The Obama administration’s slow campaign against the Islamic State takes a small step forward this week, as a leading Sunni politician visits Washington to urge support for a 10,000-member “national guard” force that could gradually help regain control of the Iraqi city of Mosul.
Nujaifi’s carefully arranged visit here suggests some outlines of the strategy the United States is developing with its coalition partners in Iraq. He had voiced many of the same ideas when we talked last August by Skype, and the four-month interlude before the Washington visit illustrates the slow development of the U.S.-led campaign.
The Iraqi official made several comments that challenged conventional wisdom among Iraqi Sunnis. He argued that a tribal militia isn’t the answer, especially in Nineveh and where tribes are weak and disorganized; he spoke positively about Prime Minister Haider al-Abadi, a Shiite who still isn’t trusted by many Sunnis; he rejected a quasi-autonomous “Sunnistan” region in northern and western Iraq; and finally, he said he is working with Turkish military and political leaders on training and equipping fighters.
My only worry in talking with the English-speaking, pinstripe-suited Nujaifi is that he represents an Iraqi elite that has in many ways been shattered by decades of war and the rise of the brutal extremism represented by the Islamic State. Americans over the past decade have often made the mistake of assuming that the pro-American “good guys,” such as Nujaifi, will prevail in the free-fire zone of Iraqi politics. If that hope could be easily realized, the history of the past decade would have been quite different.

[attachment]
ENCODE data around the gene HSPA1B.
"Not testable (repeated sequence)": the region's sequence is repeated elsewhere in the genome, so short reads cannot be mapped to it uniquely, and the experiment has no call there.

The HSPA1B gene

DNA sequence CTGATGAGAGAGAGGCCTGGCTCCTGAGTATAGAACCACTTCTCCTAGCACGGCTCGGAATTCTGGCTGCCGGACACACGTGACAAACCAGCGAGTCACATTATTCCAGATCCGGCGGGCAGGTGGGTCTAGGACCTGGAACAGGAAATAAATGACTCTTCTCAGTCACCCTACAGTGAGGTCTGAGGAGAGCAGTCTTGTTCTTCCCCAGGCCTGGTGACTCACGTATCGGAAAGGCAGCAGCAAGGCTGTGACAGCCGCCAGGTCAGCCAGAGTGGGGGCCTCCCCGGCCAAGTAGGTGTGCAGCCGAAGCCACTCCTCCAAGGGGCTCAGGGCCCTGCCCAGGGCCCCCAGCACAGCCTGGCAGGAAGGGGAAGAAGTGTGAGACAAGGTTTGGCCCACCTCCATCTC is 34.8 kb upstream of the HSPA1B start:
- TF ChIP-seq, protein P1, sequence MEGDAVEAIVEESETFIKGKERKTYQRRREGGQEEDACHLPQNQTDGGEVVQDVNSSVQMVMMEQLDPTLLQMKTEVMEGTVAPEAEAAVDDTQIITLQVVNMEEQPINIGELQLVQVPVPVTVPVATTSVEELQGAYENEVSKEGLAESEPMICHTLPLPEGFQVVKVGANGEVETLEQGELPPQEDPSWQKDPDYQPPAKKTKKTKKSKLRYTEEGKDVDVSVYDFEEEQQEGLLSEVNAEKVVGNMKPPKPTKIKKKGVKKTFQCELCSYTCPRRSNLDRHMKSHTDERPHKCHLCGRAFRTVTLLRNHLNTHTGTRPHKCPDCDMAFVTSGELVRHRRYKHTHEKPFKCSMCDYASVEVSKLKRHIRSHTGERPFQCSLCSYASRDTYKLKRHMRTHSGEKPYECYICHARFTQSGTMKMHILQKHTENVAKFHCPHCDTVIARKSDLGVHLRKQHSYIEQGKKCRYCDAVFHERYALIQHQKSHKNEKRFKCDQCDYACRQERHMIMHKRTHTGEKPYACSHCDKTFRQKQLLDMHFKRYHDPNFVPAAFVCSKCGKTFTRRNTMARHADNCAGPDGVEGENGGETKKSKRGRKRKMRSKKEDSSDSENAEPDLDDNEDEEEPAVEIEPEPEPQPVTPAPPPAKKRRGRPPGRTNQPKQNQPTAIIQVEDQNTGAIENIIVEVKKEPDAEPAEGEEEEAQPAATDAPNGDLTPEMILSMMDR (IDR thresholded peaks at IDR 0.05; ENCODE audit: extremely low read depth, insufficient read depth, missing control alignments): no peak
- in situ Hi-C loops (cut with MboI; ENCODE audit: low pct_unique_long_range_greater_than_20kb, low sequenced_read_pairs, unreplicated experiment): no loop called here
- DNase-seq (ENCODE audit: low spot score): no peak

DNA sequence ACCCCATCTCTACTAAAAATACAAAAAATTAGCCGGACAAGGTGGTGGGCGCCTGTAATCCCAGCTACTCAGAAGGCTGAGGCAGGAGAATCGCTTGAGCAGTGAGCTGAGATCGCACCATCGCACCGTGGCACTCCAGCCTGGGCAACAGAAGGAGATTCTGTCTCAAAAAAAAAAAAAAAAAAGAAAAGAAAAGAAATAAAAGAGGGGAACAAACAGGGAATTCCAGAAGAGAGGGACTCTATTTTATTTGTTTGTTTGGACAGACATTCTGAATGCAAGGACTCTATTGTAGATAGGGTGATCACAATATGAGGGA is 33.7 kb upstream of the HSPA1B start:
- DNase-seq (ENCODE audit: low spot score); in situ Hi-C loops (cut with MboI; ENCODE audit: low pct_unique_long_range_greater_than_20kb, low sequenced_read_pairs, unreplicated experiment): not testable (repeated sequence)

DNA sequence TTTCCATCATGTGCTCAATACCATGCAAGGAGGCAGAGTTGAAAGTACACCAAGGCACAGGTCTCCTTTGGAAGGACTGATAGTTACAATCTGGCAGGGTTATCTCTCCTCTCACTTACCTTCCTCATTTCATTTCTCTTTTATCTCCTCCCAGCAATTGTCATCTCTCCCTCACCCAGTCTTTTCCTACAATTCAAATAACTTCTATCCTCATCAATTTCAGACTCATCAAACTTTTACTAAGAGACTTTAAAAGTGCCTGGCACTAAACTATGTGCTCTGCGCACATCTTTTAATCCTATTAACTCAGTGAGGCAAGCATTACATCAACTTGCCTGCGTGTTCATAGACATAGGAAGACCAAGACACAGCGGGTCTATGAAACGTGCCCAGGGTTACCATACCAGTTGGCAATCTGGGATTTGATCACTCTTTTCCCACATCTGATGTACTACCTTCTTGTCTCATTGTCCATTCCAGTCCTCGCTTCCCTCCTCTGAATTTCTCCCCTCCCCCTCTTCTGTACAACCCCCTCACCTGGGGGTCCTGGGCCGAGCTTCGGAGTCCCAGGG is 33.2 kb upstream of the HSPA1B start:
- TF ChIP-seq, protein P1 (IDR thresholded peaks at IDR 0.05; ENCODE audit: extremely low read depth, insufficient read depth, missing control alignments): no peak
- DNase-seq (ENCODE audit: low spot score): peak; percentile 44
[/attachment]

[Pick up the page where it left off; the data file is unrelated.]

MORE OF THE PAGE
Nujaifi said he had met twice with Abadi since he became prime minister in September. “I respect this man. He wants to work. He’s open-minded, not like Maliki,” a reference to Abadi’s predecessor, Nouri al-Maliki, who was seen as a polarizing, pro-Iranian figure by most Sunni leaders.
Nujaifi argues that the best model for liberating northern Iraq isn’t the “Awakening” movement of the previous decade, which mobilized Sunni tribes, but a multi-sectarian force that includes Christians, Yazidis and Turkmen along with the majority Sunni Arab population. In recruiting volunteers for this force, he argued, they should be organized by neighborhoods and districts so that they will have support from the local population.
“For us in Mosul, it’s better to fight [the Islamic State] in a systematic way, controlled by [military] officers, not [tribal] sheiks,” Nujaifi said. Already, he said, local fighters are operating secretly inside Mosul gathering intelligence and preparing the battle space.
Nujaifi said a training camp recently opened for police from Nineveh who fled in June. Canadian and U.S. advisers are beginning to train 4,375 police at the camp in Kurdistan, about 30 miles from Mosul. Nujaifi said he hopes soon to open a second training camp nearby for about 10,000 national guard recruits, who would be selected from the 1 million refugees who have fled Nineveh since June, nearly 25 percent of the province’s population.
The Turkish government has already agreed to support both training camps, Nujaifi said. Jordan, too, has been helpful. Nujaifi hopes for support from Saudi Arabia and the United Arab Emirates, but he said it isn’t yet visible on the ground.
Iran poses the trickiest problem. Nujaifi said he had met several times with the Iranian ambassador in Irbil, who had offered weapons for the fight against the Sunni jihadists. “We can’t accept that. Our people think that the main enemy is Iran.”